Friday, August 24, 2001
Sayler Park seeks funds
Auction to help pay bills in fight with Lone Star
By Allen Howard
The Cincinnati Enquirer
Neighbors in Sayler Park have combed their closets, cleared out basements and put up family heirlooms and personal collectibles, all for a remarkable public auction today to raise funds to fight an Indianapolis cement company's plans to erect silos in this riverfront neighborhood.
Need a Wild West saddle? Or a $2 bill signed by then-U.S. Treasurer Mary Ellen Withrow? How about a pre-Civil War canebrake dining room chair? All have become weapons in Sayler Park's battle.
They are among hundreds of items that will be auctioned off, starting at 5:30 p.m. at the Sayler Park Athletic Fields, 6607 Hillside Ave., to raise money for a legal fund.
Dozens of signs such as this one along Hillside Avenue have been erected to declare opposition to Lone Star Industries.|
(Glenn Hartong photo)
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Residents in this Cincinnati neighborhood of 3,465 people have been searching their basements and garages for items to sell.
We want to keep our community the quiet, Charles Dickens-type community we have, says Betty Kamuf, a member of Sayler Park Village Council, who lives across the street from the proposed silo site. We don't know how much it will cost us to fight the company, but we know it is going to be expensive.
She said the community council doesn't have a specific amount to raise.
The community has been fighting Lone Star Industries, which plans to build two, 100-foot-tall silos at 6381 River Road, about 12 miles west of downtown Cincinnati.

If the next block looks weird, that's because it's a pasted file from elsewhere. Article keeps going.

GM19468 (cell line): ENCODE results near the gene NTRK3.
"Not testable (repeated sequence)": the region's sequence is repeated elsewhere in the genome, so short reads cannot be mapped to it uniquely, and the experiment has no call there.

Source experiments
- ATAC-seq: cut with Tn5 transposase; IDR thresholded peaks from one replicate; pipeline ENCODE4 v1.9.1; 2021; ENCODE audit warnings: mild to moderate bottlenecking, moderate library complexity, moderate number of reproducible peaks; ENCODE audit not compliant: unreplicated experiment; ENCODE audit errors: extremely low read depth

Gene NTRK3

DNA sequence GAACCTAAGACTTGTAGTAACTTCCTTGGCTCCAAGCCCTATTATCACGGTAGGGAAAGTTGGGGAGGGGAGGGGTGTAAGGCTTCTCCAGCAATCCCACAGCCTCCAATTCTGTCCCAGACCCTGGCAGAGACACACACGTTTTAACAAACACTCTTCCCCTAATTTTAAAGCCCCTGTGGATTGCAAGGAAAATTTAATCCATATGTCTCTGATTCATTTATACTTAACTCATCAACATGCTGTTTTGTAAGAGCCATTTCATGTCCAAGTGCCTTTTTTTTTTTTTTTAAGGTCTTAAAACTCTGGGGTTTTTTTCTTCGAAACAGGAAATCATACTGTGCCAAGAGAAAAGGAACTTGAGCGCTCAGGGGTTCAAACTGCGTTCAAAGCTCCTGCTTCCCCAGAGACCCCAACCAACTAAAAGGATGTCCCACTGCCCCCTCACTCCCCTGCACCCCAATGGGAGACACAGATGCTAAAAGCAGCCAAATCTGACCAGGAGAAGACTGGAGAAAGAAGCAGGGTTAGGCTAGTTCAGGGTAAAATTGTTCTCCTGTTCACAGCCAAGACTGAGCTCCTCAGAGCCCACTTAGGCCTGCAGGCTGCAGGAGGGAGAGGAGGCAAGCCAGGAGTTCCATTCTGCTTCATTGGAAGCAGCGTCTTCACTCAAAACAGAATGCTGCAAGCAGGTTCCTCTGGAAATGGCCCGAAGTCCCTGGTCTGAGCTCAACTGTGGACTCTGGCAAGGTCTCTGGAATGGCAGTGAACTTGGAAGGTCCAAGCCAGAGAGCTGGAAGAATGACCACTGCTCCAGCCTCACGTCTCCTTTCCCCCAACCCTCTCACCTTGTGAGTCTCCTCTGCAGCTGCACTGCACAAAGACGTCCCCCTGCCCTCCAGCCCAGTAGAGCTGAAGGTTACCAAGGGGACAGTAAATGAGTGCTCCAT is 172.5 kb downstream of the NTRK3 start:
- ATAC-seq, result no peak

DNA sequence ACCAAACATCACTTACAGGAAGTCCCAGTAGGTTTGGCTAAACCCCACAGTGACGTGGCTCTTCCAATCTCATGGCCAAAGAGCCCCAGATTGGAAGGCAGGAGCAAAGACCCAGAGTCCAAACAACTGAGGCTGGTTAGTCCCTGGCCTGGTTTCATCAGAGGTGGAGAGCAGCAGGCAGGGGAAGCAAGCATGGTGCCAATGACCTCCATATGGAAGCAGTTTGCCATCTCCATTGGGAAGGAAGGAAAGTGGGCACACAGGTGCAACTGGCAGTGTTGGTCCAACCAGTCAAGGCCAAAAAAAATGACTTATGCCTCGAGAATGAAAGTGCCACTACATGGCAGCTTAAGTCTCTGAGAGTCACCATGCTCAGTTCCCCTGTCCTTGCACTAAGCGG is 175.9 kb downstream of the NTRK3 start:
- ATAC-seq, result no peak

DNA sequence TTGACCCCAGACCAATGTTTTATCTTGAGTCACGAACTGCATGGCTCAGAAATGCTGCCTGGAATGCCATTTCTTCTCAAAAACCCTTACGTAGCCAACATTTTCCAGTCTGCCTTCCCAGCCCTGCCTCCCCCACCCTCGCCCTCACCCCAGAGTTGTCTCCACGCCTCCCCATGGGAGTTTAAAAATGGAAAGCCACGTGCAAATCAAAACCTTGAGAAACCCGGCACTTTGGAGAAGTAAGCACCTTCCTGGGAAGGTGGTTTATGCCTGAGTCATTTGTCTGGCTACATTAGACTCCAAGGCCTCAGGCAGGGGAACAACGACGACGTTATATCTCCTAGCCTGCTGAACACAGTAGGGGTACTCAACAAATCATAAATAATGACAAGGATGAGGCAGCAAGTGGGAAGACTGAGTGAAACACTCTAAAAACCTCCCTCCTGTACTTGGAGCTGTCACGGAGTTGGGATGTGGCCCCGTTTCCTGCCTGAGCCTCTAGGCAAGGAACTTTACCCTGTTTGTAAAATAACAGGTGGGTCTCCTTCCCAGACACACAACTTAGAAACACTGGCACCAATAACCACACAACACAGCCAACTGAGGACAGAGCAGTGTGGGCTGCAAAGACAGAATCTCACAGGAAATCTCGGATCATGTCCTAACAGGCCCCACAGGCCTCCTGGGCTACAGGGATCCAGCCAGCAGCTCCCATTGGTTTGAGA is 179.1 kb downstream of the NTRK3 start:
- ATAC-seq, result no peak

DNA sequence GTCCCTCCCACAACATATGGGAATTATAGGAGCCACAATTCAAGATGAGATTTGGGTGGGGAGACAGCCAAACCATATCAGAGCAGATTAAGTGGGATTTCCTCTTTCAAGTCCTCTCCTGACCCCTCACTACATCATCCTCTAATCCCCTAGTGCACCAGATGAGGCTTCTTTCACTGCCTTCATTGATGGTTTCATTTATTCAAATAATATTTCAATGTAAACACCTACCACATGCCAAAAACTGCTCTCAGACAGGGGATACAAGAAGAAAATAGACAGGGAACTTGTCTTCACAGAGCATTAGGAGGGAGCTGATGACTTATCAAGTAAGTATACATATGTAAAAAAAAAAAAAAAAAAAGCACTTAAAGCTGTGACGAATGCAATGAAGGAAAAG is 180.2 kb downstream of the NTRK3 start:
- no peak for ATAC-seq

Barbara Sinclair, Lone Star director of communication, said the company plans to go ahead with the project.
We purchased the land when it was zoned industrial, she said. We have not asked for any variances. What we need there is a terminal. It will not be a manufacturing plant.
Betty Kamuf holds a fish bowl to be auctioned off in the fund-raiser|
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Residents have balked, saying the terminal will blemish their neighborhood and pollute the air.
Ernest Macke, vice president of the community council, said they have retained a lawyer to help fight the company. We believe there are other sites in Sayler Park that would be more suitable to an industrial development, Mr. Macke said. Even though this site is zoned industrial, it sits across the street from a residential area. The cement silos would block the view of the Ohio River and also emit dust to the community.
Lone Star officials have said most of the 20-acre site will not be developed. They said it will be mainly a distribution center, served by barges.
There is practically no industrial development in the two-mile stretch where Sayler Park runs along the Ohio River on River Road from Gracely Drive on the east to Muddy Creek Road on the west, except for a sewage treatment plant. It is bordered on the north by Hillside Avenue and the Ohio River on the south.
We are a bedroom community with an old housing stock, Mrs. Kamuf said.
This westside Cincinnati neighborhood has 603 houses, roughly 75 years old. City statistics show that 69 percent of Sayler Park residents are homeowners. Median family income here is $38,345.
City Councilman John Cranley attended a public hearing in April along with Sayler Park residents, representatives from the Ohio Environmental Protection Agency and the U.S. Corps of Engineers. Mr. Cranley spoke against the development.
The corps has not issued a permit yet. EPA issued the company an air permit, but has not issued a water permit.
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